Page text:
• Safe storage: Safely store glyphosate-containing items in a cold, dry, and well-ventilated environment that is out of the reach of children and animals.
  • Use equipment for protection: Use safety equipment to safeguard your eyes, lungs, and other vital organs against glyphosate exposure. Examples of such gear include respirators and goggles.

Preventive measures - glyphosate exposure


Frequently asked questions (FAQs):

  • Can you find glyphosate residue in food?

    A: Some food items, especially those manufactured from genetically modified crops may contain glyphosate residue. Nevertheless, regulatory guidelines typically deem safe quantities of residue detected in food.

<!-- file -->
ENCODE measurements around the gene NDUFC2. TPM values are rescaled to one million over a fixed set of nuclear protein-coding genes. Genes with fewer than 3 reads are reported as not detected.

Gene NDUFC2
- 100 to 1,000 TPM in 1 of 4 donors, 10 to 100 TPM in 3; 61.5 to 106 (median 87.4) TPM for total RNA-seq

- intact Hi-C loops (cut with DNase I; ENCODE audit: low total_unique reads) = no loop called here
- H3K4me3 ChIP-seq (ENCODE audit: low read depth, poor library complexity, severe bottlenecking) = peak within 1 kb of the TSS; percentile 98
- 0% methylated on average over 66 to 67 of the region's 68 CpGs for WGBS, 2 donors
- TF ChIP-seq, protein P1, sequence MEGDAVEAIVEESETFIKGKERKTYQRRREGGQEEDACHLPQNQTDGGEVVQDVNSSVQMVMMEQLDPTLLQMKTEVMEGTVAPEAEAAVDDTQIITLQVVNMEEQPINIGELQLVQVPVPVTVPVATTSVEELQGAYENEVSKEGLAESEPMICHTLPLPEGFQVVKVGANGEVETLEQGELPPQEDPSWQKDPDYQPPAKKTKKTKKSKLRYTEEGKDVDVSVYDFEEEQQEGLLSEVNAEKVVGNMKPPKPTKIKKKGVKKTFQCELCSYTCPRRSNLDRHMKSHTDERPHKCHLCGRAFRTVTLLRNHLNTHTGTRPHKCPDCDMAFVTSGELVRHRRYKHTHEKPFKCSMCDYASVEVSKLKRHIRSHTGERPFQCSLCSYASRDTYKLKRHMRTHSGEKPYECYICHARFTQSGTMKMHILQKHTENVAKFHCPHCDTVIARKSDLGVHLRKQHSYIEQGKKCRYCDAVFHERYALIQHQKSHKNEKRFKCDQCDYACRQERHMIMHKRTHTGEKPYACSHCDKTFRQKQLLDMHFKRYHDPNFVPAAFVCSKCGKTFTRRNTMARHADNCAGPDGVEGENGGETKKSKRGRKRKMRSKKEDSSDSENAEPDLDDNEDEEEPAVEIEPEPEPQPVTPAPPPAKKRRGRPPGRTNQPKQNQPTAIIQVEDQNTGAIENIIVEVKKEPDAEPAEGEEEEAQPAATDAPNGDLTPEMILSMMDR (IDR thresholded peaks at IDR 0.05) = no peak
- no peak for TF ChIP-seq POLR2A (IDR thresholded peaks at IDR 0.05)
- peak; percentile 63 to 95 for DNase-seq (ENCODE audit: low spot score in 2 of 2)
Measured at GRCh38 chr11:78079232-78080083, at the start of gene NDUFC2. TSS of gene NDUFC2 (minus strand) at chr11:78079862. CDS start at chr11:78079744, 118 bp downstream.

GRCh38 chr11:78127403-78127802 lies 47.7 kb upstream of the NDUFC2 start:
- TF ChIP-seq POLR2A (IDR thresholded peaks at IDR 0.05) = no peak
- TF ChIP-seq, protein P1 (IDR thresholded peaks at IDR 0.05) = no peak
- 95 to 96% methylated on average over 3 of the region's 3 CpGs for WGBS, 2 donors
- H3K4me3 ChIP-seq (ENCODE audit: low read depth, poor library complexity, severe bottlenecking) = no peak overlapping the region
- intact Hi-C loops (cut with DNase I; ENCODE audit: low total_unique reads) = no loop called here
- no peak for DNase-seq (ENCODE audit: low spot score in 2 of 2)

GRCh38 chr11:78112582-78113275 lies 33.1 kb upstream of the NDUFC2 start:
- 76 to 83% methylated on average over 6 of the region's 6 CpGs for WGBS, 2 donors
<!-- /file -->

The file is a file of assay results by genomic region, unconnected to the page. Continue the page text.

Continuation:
• How reliable is the glyphosate test?

A: Accredited labs that use standardized procedures can deliver accurate findings.

  • How do I use an at-home glyphosate test kit?

A: To use an at-home glyphosate test kit, select the food item you wish to test from the list provided in the kit. Then, carefully follow the instructions included in the kit to prepare the food sample and administer the test. 

  • Why is testing for glyphosate important?

    A: Cancer and other diseases have been linked to glyphosate as a health risk. Glyphosate testing is important because it has the potential to detect exposure to glyphosate in food, water, and other sources, which can enable individuals to make informed decisions regarding their consumption.